//final publish time at 7:30 pm Weds//

Please see my Saturday post for additional learning from this week!

Doug responded to the Saturday post, feel free to add more here if you want!

The “Big Idea Kit” from the Tools for Teaching Science website involves the following four steps:

  1. Identifying Inquiry-Worthy Ideas
  2. Attending to Students’ Initial and Unfolding Ideas
  3. Making Meaning of Science Phenomena
  4. Reasoning with Explanatory Models through Conversation

This is similar to the Understanding by Design idea formulated by Wiggins and McTighe. A model for UbD planning is available in PDF form from Wiggins at http://www.grantwiggins.org/documents/UbDQuikvue1005.pdf

The “Big Idea” according to the Washington State Standards (2009) is:

In prior grades students learned that forces work not only to push and pull objects, but also to affect objects when they are dropped or thrown. In grades 4-5 students learn how to use basic tools to measure the fundamental quantities of force, time, and distance. Force can be measured with a spring scale. Distance and time can be measured by a variety of methods, and the results can be used to compare the motion of two objects. Focusing on accuracy of measurement, recording of data and logical conclusions from the data provide the foundation for future years when students will undertake more complex investigations.

I put in bold the parts that I think are the most important to focus on. In earlier grades, students should have engaged in some of the idea about what constitutes force, but a review of this may be necessary for students who missed it or who have forgotten.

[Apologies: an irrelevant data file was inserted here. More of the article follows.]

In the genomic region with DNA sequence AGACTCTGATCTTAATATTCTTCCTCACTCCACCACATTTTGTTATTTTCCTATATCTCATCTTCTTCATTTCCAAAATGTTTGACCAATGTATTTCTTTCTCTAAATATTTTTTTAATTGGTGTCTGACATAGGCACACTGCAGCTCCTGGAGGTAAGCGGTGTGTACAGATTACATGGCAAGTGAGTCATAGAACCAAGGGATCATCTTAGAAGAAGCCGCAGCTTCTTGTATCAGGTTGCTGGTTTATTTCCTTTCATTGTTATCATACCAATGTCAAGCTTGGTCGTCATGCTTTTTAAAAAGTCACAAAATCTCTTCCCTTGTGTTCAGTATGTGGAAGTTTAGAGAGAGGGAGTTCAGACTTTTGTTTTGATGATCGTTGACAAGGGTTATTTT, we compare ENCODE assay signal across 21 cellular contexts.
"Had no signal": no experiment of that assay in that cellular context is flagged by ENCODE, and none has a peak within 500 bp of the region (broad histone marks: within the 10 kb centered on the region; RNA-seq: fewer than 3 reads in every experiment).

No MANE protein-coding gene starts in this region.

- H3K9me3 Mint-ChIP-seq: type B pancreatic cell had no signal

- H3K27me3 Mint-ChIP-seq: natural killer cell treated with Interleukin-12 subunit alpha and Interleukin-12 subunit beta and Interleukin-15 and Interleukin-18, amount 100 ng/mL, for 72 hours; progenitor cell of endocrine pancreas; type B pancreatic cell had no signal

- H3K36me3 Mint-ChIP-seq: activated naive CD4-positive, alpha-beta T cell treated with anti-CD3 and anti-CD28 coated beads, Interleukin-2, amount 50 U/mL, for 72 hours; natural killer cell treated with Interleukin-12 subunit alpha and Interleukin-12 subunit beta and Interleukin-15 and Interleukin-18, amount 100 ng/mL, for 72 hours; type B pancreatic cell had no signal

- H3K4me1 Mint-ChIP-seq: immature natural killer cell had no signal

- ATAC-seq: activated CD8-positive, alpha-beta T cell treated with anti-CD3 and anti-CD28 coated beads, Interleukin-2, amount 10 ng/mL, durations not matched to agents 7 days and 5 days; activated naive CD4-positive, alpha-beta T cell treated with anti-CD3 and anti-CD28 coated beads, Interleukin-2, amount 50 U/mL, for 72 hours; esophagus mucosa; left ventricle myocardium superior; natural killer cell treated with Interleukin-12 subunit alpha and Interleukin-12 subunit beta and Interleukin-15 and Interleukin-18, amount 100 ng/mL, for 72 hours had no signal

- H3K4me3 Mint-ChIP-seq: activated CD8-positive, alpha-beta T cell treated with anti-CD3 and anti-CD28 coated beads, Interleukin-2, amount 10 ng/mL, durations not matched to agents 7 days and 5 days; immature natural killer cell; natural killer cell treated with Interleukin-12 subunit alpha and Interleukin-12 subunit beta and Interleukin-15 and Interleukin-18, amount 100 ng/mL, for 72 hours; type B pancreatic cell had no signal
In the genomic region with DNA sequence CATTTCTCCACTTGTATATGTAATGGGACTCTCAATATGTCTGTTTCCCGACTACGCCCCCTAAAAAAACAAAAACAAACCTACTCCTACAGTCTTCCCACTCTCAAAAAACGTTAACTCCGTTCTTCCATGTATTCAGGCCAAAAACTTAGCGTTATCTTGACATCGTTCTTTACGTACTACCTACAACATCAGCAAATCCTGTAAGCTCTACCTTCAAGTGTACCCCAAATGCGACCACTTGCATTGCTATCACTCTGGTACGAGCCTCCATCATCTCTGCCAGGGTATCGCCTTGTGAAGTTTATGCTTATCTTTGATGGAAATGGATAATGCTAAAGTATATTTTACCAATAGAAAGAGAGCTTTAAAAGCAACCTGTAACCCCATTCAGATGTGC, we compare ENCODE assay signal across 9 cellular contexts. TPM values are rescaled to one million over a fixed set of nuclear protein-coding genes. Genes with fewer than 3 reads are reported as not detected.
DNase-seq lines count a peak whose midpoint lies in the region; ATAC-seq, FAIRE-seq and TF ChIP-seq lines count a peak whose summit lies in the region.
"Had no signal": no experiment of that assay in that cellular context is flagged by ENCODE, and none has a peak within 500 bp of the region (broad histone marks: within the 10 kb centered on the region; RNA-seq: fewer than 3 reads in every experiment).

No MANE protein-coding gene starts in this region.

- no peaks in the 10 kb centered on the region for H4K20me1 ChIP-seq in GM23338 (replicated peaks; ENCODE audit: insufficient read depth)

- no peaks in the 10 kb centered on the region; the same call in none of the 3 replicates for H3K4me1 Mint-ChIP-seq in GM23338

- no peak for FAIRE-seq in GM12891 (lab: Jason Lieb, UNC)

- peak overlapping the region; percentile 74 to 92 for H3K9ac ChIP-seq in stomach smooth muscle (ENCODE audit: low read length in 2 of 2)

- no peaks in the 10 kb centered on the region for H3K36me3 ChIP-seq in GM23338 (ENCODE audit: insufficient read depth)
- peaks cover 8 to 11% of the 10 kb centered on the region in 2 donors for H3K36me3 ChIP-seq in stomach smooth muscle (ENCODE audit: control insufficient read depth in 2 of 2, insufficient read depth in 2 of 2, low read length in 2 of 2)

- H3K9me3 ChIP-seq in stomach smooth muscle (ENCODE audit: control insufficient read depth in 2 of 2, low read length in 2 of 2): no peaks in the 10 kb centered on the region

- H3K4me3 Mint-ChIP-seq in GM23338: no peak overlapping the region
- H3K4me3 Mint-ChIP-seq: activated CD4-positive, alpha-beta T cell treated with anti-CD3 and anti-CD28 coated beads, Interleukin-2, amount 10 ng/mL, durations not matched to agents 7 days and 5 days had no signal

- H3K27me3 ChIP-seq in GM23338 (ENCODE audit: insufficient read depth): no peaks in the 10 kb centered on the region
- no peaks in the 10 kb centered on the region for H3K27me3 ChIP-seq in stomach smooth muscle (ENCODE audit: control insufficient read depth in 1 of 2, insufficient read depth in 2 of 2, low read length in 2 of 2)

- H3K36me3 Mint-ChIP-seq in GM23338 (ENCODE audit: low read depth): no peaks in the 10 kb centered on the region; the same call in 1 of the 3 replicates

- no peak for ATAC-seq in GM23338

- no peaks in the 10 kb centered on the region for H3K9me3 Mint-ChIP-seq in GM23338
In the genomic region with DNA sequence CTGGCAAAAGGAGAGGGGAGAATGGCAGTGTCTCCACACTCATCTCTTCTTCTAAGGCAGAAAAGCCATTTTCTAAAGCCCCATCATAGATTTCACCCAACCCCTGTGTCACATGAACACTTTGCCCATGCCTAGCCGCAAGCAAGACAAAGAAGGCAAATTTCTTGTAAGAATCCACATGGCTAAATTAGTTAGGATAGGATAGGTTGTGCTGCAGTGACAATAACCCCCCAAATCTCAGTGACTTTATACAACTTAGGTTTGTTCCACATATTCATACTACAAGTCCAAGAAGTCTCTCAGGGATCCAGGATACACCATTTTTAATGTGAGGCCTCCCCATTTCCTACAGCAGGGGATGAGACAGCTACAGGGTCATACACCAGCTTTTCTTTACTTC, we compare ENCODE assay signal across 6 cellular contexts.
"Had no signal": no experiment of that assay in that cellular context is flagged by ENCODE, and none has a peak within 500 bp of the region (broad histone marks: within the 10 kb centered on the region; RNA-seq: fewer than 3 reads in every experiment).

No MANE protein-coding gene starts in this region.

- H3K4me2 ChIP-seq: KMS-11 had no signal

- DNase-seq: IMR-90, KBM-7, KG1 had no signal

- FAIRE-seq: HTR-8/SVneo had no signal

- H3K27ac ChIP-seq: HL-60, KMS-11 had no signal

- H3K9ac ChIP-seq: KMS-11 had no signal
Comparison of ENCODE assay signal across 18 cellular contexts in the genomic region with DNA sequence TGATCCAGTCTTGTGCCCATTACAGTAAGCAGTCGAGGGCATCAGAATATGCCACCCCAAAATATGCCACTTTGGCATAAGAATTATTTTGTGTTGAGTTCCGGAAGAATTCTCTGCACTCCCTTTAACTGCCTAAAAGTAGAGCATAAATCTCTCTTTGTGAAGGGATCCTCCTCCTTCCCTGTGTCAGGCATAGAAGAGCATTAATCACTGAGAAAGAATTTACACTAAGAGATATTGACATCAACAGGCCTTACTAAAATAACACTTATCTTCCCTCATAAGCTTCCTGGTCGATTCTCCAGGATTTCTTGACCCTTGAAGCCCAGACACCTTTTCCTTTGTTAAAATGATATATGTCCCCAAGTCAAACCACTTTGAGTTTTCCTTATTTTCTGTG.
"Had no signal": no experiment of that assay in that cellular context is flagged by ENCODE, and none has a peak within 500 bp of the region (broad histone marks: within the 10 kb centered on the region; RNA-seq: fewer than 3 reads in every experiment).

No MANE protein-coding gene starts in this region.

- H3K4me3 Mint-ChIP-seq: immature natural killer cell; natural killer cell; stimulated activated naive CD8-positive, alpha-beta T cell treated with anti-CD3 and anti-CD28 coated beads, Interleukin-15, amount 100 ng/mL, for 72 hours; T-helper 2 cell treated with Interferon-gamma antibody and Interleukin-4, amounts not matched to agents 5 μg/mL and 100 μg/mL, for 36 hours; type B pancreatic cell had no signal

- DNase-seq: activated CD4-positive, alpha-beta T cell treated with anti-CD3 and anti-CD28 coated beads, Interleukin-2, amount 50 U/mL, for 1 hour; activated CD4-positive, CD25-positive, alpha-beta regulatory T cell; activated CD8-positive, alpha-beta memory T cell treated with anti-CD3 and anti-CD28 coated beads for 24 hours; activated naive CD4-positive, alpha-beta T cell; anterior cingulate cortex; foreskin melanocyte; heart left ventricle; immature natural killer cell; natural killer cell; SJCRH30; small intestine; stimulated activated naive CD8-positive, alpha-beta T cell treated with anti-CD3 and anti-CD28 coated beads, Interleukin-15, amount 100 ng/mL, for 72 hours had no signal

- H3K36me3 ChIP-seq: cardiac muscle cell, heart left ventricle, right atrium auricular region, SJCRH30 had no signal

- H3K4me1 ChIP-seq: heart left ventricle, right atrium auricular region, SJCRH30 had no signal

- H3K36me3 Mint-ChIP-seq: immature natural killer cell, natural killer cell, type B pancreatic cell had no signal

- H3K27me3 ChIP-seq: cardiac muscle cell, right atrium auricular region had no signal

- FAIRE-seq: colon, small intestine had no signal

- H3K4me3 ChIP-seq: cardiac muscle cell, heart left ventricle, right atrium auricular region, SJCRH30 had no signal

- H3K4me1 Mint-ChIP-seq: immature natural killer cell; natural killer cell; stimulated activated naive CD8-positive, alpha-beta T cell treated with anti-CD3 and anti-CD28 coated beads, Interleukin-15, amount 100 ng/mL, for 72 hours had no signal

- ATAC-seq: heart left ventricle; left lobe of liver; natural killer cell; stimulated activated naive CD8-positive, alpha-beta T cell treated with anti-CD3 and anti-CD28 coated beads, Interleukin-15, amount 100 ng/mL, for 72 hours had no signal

According to the webpage on children’s misconceptions, some of the limiting factors children might have for this unit could include:

  • measurement is dependent on a pre-determined physical object
  • measurement is linear only
  • objects are in motion only when something is acting on them
  • mass is the same thing as size or weight
  • acceleration = speed
  • force is a property of an object (#13 in the first list for the link) — inherent in the object
  • force is related to size

I think that since 4th and 5th graders are so much in Piaget’s “Concrete Operational” stage (generally – for now I’ll focus on average for planning and differentiate later), that considering measurement and seriation is appropriate for this unit, as is asking them the age-old “why” and “how” questions; but asking students to engage in the same level of abstraction to derive actual formulas might be too difficult. However, I think many will be able to make the connection that if mass is held constant then force changes with acceleration/velocity, and that if acceleration/velocity is constant then force changes in proportion to the mass of an object. Would they also then make the connection to how changing both mass and acceleration affects outcome?

So I think the thing to do is to set up experiments for exploring how “measurement” works, what the variables in “force” are, and ways to represent our work graphically. All of these things will lend themselves to groupwork, all will be tasks that are worthy of discussion, and all will be adaptable for multiple entry points and ways of making meaning.

At least, that’s where it stands right now. Always open to feedback, extension, and new information!

2 Interactions on “Wednesday Wonderings: Old Fashioned Thinking

  1. You covered the “Why” part very well! Now the rest of the age old question, “How are you going to do it?”

    Figuring out students prior knowledge is a good place to start. Since students are in the concrete phase, what concrete examples will you use?
    How are you going to explore measurement?
    Why are the tasks worthy of discussion?
    What entry points will you make for the students?

    The student misconception site is a great resource! I’ll have to add it to my box of goodies.

  2. Kathleen — It’s great to hear you weaving together W&T, the standards and this valuable tool. Jana

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